You are going to want to put all of those oniony bits back into the onions from whence they came, along with other delicious things. But won’t that create a problem? Won’t there be an overspill of ingredients since you’re taking stuff from one space, adding more stuff to it, and trying to cram the whole thing back into the same space? Isn’t this a volume issue?
Good question. That’s why we need to saute. Sauteing achieves one major goal here (I mean, besides starting the blending of the flavors into one cosmic harmony); it pulls out water. All that steam, all that heat? Water cooking out of the vegetables. So as water cooks out, the veggies shrink and you can put more stuff in. Saute the onions with the apples and garlic for a few minutes first (long enough to see the onions start to soften and turn translucent), then add the thyme and sage. Once that cooks together for a few minutes add the arugula, which will wilt within seconds. And then? Couscous and pine nuts.
Give this a minute to come together and if it starts to look a little dry, pour a tiny bit of water or broth in your pan just to give the stuffing something to hang out in. Right before you’re ready to take this off the heat (the onions are translucent, apples are soft, arugula is wilted, or whatever veggies you choose are cooked to your liking), stir in your cheese. Take a quick taste to see if you need any more salt–depending on the cheese, you might not–and add pepper to taste. Stir again, and then start stuffing.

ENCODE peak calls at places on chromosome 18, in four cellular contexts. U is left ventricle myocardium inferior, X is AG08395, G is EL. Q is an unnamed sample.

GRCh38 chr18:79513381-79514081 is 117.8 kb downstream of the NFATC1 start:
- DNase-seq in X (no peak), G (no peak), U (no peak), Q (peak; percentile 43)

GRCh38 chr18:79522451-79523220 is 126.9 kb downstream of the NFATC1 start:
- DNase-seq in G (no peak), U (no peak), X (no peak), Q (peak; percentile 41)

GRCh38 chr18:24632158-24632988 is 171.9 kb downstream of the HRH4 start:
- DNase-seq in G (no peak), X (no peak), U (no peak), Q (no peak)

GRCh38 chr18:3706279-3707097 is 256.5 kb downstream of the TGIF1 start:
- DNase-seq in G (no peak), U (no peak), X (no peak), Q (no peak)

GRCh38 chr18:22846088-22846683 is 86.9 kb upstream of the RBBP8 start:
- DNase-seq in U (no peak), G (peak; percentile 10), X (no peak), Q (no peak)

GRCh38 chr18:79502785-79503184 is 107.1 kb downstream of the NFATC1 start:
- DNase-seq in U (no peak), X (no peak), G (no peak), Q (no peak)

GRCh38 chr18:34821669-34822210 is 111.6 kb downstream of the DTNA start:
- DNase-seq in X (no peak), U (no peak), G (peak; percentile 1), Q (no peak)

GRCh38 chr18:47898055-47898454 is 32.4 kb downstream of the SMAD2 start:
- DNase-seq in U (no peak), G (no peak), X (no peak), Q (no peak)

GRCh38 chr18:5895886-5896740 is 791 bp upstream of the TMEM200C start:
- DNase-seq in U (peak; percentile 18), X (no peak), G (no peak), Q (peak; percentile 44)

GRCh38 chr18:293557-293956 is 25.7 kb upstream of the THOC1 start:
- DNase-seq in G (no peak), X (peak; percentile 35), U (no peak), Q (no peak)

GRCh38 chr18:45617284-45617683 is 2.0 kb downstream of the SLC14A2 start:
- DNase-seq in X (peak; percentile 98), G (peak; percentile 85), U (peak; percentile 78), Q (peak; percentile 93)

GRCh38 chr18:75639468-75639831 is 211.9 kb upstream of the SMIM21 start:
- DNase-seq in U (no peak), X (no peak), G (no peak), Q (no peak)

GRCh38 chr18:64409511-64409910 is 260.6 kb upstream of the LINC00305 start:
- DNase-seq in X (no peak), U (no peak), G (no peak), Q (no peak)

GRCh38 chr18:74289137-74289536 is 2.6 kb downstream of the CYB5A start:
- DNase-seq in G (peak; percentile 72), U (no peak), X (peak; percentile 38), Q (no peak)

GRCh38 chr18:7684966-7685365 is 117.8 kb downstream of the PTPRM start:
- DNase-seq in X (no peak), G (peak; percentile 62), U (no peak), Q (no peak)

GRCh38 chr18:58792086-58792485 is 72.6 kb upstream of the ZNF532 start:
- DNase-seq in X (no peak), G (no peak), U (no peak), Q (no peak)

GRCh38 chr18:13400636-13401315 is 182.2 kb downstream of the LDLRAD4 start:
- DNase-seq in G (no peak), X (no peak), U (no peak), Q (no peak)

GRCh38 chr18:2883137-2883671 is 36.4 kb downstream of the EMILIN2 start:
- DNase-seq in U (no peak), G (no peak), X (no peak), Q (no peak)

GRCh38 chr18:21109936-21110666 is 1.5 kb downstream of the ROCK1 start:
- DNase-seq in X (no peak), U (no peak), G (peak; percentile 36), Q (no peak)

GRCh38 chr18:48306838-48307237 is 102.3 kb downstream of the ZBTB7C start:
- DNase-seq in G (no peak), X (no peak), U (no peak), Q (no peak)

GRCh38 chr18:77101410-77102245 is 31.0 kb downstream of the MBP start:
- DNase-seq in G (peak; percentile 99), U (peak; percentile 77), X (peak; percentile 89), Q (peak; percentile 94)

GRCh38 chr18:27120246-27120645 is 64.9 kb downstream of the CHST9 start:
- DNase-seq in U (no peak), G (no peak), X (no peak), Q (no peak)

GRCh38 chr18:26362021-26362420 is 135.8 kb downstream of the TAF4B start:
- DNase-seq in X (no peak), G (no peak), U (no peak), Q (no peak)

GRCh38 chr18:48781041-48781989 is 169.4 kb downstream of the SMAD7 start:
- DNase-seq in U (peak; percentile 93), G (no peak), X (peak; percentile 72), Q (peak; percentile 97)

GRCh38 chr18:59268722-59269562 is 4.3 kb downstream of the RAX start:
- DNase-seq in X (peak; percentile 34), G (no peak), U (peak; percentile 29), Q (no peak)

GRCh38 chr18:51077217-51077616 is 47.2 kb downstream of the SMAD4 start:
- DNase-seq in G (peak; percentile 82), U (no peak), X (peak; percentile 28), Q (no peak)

Seriously, put the nommies in your onions, fill them right to the top. And then put that in the crock pot. Put the half-cup of stock in the bottom of the pot along with your bay leaves. If you have a round crock pot and they don’t all fit in the bottom, that’s OK. They stack. Right before closing up the pot, top each onion with a little slice of butter. For good luck.
Put your pot on high and walk away. You’ve got four hours to kill. Have a nap, do some reading. Go do some Zumba! You’ve got plenty of time.
Four hours later, take them out of the crock pot, and pour the liquid from the bottom of the pot (there should be plenty, since the onions will continue to give off water as they cook) into a small pan. Heat that until it thickens into a lovely gravy, which should maybe take ten minutes. Spoon the onion gravy over said onions and then…
We had this with a little salad, some pickled beets, some sauteed beet greens and for me? The chicken. It. Was. Awesome. Hearty and filling and savory but not overwhelming. Bonus! We made four, so we had leftovers. From a crock pot. Who knew?
p.s. If you feel like roasting, or don’t have a crock pot…
Preheat oven to 425°F.
Arrange onion shells, open sides up, in a 13- by 9- by 2-inch baking pan, then add 1/2cup water and cover pan tightly with foil. Roast onions in middle of oven until tender but not falling apart, 25 to 30 minutes.
Stuff and bake onions:
Reduce oven temperature to 350°F.
Transfer shells to a work surface and pour off water in pan. Fill shells with stuffing, mounding it, and return to pan. Bake stuffed onions uncovered, until heated through, about 25 minutes